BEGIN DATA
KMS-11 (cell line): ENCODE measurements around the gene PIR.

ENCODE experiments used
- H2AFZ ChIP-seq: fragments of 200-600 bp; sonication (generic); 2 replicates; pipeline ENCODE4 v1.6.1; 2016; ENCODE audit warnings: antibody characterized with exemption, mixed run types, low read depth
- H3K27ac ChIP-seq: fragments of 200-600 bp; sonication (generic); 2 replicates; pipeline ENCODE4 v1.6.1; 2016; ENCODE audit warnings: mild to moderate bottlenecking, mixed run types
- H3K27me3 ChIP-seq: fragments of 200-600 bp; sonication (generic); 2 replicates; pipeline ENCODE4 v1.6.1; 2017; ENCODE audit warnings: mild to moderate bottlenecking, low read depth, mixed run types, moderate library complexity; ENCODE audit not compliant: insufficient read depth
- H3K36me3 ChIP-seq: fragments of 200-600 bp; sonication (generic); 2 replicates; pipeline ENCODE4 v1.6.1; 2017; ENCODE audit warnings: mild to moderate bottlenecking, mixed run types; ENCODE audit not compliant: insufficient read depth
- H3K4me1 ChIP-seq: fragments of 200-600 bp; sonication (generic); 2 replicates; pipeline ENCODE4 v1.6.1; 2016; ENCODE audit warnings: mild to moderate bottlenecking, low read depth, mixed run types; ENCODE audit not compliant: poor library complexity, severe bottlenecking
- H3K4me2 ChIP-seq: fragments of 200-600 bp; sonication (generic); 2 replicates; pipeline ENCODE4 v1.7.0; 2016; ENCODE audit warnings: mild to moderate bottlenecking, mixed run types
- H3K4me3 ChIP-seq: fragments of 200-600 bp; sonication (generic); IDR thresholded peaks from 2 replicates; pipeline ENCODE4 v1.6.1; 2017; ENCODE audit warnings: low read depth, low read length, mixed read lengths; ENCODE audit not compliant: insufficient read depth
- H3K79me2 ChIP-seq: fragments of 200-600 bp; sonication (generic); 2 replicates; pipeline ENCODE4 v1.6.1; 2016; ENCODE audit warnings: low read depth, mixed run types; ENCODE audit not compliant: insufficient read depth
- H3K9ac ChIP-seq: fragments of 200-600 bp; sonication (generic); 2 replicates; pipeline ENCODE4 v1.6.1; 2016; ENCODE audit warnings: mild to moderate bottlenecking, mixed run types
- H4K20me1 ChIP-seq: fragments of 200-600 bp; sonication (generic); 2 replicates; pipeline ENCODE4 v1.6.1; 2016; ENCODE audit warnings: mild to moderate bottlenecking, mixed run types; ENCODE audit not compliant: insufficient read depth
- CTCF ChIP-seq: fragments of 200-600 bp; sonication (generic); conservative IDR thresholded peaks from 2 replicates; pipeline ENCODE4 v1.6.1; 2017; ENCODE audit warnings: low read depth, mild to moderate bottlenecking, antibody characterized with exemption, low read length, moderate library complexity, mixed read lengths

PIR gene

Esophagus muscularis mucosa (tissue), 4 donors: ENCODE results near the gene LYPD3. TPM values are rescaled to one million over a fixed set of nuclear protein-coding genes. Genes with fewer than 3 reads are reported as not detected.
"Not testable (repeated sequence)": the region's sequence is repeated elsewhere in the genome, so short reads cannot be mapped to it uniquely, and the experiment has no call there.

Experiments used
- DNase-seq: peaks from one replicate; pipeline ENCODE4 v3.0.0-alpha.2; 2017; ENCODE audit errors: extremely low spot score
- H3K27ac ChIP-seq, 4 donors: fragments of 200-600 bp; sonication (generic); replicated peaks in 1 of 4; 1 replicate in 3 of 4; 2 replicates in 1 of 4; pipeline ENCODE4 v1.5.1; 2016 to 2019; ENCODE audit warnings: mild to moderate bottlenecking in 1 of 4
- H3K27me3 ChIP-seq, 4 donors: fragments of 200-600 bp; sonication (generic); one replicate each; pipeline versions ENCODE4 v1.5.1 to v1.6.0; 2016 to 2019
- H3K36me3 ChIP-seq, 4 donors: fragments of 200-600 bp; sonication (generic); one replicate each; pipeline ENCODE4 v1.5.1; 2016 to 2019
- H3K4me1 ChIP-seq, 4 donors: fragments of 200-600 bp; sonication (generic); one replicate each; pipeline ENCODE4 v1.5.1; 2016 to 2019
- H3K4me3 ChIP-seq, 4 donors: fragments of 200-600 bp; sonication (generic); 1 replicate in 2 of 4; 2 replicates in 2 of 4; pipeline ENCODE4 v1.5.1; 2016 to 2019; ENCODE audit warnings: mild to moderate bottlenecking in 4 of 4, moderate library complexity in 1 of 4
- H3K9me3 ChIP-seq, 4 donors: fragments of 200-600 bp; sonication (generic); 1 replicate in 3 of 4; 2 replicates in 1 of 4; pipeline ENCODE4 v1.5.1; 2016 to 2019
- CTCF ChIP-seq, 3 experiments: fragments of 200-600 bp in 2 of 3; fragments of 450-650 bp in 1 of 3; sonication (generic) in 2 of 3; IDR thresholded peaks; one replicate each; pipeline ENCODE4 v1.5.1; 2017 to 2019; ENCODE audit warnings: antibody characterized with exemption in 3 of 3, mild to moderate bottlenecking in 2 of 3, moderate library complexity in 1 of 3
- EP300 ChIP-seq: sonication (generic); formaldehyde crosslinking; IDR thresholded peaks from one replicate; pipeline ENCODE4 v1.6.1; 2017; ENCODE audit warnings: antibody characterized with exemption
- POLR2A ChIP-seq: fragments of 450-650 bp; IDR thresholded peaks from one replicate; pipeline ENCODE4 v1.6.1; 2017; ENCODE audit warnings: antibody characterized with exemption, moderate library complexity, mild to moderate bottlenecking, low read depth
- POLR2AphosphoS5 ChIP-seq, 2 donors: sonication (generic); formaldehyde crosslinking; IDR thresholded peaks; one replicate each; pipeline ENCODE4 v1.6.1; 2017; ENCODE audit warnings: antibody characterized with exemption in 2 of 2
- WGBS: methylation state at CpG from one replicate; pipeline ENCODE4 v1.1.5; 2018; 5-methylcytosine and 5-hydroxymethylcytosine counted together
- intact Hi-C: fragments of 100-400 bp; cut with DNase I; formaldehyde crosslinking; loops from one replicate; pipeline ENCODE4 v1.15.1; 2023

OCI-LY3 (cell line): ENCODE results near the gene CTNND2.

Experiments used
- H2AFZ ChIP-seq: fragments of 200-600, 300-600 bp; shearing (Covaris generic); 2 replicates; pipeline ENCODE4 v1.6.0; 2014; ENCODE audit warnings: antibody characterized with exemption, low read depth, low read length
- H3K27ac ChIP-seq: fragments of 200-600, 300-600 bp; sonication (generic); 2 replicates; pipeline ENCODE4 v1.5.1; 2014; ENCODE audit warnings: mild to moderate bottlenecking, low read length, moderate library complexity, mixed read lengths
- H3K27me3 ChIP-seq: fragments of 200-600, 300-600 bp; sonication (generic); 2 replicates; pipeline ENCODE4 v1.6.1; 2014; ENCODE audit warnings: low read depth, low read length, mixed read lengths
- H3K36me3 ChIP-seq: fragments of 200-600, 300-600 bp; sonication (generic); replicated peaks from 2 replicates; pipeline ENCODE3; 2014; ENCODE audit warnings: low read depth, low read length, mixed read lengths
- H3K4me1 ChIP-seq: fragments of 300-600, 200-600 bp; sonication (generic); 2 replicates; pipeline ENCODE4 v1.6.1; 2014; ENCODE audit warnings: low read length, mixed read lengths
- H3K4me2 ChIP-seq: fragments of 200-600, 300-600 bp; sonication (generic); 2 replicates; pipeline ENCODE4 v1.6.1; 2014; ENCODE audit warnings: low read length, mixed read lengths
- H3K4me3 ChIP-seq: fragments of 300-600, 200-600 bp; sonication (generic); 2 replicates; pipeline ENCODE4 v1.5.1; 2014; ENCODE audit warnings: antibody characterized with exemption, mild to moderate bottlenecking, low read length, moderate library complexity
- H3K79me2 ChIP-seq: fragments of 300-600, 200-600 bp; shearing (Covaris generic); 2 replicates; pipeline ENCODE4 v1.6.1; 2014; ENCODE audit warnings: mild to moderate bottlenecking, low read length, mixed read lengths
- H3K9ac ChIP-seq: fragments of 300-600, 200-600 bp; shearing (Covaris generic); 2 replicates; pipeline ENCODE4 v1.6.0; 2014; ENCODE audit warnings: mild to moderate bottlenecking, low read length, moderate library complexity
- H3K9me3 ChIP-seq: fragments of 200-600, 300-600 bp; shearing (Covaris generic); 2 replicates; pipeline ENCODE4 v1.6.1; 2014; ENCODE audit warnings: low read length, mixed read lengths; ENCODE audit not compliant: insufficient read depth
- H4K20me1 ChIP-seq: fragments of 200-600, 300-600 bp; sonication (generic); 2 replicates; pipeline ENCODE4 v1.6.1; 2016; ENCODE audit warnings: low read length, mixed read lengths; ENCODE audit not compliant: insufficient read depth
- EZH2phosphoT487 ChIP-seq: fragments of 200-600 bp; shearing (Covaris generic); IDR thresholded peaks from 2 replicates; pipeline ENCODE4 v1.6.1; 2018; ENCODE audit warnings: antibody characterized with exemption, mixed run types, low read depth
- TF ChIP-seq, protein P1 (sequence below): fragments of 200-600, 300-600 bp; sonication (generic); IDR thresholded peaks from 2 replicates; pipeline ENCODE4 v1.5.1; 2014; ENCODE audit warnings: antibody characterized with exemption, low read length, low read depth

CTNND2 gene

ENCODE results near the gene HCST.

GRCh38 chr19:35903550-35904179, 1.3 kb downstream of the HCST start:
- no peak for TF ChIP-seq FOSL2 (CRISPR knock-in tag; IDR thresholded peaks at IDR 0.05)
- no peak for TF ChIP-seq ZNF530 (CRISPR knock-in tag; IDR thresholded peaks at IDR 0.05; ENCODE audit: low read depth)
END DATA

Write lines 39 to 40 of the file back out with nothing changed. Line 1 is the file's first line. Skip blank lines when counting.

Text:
- H3K4me3 ChIP-seq: fragments of 300-600, 200-600 bp; sonication (generic); 2 replicates; pipeline ENCODE4 v1.5.1; 2014; ENCODE audit warnings: antibody characterized with exemption, mild to moderate bottlenecking, low read length, moderate library complexity
- H3K79me2 ChIP-seq: fragments of 300-600, 200-600 bp; shearing (Covaris generic); 2 replicates; pipeline ENCODE4 v1.6.1; 2014; ENCODE audit warnings: mild to moderate bottlenecking, low read length, mixed read lengths